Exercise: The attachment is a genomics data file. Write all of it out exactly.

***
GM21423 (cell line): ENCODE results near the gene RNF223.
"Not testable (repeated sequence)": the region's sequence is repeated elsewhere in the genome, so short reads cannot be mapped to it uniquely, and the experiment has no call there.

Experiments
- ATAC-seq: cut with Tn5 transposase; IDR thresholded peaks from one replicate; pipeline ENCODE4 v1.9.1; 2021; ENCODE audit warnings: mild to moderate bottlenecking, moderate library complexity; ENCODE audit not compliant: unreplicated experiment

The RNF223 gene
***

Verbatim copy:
GM21423 (cell line): ENCODE results near the gene RNF223.
"Not testable (repeated sequence)": the region's sequence is repeated elsewhere in the genome, so short reads cannot be mapped to it uniquely, and the experiment has no call there.

Experiments
- ATAC-seq: cut with Tn5 transposase; IDR thresholded peaks from one replicate; pipeline ENCODE4 v1.9.1; 2021; ENCODE audit warnings: mild to moderate bottlenecking, moderate library complexity; ENCODE audit not compliant: unreplicated experiment

The RNF223 gene